Stale & Split Image Databases Fuel Google Conspiracy Theories

A post at AnandTech raises concerns that Google Images fails to find pictures of US
soldiers involved in the Abu Ghraib prison torture scandal. A conspiracy? In reality, just a failure of
freshness on Google’s part.

After the post was discussed at Slashdot, Google cofounder Sergey Brin
sent word via Slashdot that Google was embarrassed to say its image database just hadn’t been
updated recently.

John Battelle summarizes more in his Google Image Search: Updated Only Twice a Year? post. While accepting
Google’s explanation, he wondered how the images that were there before could go missing. Others at Slashdot wondered as well. So did I.

Sure, information comes and goes on the web all the time. But for there to be no pictures at all for someone like Lynndie England, as this Google Image
search shows? That seems odd, especially when the same
search at Yahoo Image Search has plenty of examples (before forewarned, the link
brings up several graphic and shocking pictures).

OK, Yahoo Image Search just recently got updated, as we covered two weeks ago: Yahoo Announces Size Increase to
Image Database
. But even if Google isn’t as fresh, as it now readily admits, that still doesn’t explain how the pictures that were once in there are now gone.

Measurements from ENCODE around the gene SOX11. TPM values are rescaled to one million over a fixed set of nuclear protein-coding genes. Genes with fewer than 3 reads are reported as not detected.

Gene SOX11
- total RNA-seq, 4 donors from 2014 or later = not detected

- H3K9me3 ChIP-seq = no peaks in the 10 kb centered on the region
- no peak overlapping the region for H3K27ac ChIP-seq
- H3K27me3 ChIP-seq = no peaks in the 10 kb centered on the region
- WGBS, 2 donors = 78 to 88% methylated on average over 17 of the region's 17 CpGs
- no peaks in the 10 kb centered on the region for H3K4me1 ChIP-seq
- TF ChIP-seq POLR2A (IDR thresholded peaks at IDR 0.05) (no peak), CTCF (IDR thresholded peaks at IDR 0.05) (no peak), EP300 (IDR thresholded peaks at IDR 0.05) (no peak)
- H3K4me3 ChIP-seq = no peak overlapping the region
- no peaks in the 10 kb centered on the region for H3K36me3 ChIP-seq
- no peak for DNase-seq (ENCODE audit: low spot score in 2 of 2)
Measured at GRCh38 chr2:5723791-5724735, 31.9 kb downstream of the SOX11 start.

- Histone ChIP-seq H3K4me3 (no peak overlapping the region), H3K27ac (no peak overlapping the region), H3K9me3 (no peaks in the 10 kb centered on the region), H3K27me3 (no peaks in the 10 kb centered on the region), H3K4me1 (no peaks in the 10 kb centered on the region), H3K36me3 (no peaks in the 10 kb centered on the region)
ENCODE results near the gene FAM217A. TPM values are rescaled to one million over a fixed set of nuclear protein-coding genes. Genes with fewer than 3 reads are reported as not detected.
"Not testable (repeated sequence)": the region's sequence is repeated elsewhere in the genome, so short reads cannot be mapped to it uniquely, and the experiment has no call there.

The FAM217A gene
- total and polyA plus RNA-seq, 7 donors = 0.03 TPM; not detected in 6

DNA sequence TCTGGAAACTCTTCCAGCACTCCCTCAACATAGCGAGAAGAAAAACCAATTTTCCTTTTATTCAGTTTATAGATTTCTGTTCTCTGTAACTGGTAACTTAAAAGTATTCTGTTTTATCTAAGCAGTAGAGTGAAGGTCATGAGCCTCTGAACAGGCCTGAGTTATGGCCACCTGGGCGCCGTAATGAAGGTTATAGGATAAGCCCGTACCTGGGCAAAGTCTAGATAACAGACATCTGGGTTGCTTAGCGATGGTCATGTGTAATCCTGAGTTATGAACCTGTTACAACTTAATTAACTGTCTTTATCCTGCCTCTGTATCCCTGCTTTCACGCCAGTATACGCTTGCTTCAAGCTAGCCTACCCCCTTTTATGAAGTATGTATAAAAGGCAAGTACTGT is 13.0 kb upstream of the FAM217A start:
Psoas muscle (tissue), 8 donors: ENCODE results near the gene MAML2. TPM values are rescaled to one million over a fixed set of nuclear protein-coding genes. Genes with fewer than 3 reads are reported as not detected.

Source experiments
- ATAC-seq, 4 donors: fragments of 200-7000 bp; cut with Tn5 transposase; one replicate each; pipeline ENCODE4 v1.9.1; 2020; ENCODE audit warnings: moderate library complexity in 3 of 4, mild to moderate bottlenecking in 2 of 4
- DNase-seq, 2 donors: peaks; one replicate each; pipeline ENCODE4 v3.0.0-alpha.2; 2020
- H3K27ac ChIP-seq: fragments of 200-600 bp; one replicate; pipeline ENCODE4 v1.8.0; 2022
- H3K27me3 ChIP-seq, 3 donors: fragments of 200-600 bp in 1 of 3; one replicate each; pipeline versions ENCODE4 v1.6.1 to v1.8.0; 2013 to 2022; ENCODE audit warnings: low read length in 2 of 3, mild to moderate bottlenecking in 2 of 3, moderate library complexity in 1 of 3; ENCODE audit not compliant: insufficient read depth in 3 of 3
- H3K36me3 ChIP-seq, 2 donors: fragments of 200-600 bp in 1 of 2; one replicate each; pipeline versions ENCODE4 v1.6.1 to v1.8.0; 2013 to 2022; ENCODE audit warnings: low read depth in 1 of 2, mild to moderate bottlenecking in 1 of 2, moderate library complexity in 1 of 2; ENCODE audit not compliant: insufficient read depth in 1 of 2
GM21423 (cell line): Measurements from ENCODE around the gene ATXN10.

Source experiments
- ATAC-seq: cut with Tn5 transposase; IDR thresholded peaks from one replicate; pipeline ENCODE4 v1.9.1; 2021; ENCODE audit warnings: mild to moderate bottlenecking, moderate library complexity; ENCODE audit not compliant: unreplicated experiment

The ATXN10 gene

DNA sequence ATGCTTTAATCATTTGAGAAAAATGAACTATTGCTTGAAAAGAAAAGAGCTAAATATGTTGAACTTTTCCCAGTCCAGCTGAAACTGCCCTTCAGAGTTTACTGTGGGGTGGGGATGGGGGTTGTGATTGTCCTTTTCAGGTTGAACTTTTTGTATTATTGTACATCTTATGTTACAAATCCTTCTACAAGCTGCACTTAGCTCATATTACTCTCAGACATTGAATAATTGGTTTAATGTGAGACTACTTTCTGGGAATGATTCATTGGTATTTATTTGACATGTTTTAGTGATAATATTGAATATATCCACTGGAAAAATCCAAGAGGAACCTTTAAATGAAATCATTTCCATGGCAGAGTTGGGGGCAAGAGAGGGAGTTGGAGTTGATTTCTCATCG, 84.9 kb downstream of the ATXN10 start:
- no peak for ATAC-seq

Answer? Google News. Google tells me that Google News has its own image search database that flows into Google Images. So when you search on Google Images, you’re searching
both the Google Images picture database (the stale one, currently about six months out of date) and the Google News image database.

Google won’t say how long images stay in that Google News image database. I’d guess something like one to two weeks. That helps explain why a Google Images search for
Lynndie England or Abu Ghraib might have brought up different results two weeks ago.

In October, Lynndie England gave birth. News stories about that may have brought pictures of her into the
Google News database — and thus into Google Images. Similarly, sidebar stories on the Abu Ghraid tortures or any other stories like this that may have hit Google news would
have done the same. But as that news became old, those pictures fell out of Google News — and out of Google Images.

The Google Images staleness prompted Yahoo’s Jeremy Zawodny to suggest Google might want to outsource
image search results from Yahoo. That’s unlikely, but Gary Price does give you some fresh image search alternatives
here.

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